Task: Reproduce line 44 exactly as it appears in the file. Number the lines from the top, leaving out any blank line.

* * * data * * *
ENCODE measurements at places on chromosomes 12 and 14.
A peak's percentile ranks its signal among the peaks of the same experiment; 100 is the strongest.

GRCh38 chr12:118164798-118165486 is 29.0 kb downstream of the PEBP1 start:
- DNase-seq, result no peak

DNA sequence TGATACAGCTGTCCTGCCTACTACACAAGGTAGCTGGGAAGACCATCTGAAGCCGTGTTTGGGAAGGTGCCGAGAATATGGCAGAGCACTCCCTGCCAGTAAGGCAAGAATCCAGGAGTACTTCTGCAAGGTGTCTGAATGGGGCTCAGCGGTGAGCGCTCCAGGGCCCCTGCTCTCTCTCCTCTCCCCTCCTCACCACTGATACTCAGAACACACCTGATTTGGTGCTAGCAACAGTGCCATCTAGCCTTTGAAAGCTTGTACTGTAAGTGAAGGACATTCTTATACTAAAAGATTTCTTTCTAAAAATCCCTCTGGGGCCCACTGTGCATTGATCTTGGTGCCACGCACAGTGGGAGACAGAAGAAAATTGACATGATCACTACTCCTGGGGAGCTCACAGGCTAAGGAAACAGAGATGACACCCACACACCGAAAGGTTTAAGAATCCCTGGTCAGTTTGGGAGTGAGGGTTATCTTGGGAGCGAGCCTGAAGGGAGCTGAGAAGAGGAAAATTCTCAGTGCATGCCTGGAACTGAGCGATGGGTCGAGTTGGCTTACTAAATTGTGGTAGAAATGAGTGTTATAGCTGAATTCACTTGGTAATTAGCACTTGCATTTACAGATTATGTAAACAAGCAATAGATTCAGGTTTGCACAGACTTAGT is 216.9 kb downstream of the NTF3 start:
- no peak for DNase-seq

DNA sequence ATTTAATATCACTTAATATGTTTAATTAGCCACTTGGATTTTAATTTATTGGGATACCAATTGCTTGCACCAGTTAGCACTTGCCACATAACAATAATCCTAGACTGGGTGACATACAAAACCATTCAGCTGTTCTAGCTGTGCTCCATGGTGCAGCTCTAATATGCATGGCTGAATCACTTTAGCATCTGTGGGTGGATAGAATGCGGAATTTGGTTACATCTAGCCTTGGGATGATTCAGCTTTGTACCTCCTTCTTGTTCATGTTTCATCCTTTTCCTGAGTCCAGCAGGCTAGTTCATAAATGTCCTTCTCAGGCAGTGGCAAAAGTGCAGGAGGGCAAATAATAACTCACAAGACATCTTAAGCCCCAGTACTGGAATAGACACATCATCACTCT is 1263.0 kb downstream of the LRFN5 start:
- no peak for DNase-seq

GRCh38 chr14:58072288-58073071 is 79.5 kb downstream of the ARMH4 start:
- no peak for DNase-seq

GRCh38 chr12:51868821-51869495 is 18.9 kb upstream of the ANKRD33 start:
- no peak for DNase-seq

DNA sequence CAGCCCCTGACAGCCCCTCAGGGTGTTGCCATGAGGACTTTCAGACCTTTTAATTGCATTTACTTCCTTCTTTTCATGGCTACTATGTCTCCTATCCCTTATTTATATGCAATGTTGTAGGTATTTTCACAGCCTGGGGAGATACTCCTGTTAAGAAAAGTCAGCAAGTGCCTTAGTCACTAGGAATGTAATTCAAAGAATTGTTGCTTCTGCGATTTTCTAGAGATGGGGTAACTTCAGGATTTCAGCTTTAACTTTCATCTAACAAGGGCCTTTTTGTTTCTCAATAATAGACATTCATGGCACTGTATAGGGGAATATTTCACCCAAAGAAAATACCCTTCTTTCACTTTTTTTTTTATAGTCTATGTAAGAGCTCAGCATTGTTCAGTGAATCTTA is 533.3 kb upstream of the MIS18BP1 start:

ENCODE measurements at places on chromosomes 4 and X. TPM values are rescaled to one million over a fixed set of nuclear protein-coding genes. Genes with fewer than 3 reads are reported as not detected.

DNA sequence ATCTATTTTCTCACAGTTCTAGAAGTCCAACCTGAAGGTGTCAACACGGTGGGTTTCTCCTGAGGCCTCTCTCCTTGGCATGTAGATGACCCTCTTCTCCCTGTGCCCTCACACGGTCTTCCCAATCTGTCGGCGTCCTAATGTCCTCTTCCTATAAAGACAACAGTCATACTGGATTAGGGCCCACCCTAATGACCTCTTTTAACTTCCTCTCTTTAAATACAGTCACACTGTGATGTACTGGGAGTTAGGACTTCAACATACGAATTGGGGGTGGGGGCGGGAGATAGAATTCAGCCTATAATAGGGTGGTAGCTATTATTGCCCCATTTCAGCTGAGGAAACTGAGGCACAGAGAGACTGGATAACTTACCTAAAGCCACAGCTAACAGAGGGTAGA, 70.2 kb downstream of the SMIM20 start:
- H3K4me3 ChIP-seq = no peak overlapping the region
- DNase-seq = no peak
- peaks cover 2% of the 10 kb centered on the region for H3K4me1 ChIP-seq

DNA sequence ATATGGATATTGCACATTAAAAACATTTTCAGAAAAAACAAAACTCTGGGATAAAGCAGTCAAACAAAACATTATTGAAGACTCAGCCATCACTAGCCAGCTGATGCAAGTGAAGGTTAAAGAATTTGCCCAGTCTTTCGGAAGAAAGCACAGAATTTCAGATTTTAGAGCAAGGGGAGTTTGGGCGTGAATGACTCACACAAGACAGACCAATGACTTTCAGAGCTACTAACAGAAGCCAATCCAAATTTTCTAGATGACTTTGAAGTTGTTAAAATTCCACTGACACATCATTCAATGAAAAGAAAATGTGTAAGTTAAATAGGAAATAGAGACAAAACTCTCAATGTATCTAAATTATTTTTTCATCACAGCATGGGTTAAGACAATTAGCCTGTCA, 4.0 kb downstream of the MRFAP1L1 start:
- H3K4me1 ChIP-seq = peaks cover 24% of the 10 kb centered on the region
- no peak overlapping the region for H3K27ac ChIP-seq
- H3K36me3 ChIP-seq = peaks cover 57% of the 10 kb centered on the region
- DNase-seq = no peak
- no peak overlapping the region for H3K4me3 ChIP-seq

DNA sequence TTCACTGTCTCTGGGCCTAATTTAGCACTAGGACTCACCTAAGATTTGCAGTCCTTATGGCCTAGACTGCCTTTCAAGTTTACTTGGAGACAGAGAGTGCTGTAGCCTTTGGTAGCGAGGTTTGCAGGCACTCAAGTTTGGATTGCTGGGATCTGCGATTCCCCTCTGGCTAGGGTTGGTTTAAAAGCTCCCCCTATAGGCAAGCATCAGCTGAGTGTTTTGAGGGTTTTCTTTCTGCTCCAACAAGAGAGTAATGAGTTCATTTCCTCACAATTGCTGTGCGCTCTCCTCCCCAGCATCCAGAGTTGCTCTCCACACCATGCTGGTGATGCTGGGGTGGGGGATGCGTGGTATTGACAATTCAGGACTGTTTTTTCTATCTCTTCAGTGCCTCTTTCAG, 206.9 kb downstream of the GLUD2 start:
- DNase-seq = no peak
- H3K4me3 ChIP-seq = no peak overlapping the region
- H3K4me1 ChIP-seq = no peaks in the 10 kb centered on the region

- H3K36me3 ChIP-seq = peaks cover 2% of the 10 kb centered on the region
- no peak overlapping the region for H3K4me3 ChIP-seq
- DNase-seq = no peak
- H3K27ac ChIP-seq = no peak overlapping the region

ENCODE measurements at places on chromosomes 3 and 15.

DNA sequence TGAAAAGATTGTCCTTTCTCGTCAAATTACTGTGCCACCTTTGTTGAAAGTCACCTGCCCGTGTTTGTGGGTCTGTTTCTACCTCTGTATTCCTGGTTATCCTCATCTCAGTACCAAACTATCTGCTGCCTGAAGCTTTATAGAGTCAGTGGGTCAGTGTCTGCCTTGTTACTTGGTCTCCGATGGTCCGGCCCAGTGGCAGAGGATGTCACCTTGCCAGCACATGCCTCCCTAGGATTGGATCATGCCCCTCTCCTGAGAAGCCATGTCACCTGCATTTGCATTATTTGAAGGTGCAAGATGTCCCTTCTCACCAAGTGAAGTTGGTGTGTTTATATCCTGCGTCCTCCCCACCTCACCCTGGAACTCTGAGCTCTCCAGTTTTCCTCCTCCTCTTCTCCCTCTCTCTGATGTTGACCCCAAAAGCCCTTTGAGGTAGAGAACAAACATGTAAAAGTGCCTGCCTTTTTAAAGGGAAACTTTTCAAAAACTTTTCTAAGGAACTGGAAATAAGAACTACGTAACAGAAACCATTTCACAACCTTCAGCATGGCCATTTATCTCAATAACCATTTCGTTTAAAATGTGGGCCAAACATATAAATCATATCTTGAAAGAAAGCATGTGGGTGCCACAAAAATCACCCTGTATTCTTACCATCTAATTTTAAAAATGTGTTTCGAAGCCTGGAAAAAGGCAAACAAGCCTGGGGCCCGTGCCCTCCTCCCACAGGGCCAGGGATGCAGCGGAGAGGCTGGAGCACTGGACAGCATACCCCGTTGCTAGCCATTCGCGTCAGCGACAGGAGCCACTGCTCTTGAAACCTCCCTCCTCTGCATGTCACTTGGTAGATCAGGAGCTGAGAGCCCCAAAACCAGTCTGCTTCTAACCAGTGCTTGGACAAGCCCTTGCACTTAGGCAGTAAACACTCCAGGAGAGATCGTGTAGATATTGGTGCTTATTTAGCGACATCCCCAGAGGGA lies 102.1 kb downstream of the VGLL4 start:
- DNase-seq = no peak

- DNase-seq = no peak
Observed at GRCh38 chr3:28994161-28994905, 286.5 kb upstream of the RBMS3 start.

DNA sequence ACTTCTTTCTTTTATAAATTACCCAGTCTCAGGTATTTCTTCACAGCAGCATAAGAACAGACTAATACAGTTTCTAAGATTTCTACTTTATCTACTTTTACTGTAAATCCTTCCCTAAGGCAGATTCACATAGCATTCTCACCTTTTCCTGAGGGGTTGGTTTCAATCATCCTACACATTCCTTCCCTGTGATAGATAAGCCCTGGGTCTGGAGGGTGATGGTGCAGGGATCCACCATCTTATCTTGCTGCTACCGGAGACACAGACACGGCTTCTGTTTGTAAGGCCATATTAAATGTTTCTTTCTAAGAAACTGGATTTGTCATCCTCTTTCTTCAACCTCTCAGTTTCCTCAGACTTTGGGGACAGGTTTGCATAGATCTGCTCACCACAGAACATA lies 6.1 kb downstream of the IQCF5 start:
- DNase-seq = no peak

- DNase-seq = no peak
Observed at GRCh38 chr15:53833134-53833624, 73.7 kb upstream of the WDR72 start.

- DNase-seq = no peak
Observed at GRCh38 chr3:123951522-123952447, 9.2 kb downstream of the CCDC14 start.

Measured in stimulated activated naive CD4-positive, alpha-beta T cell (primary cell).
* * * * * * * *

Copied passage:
Measured in stimulated activated naive CD4-positive, alpha-beta T cell (primary cell).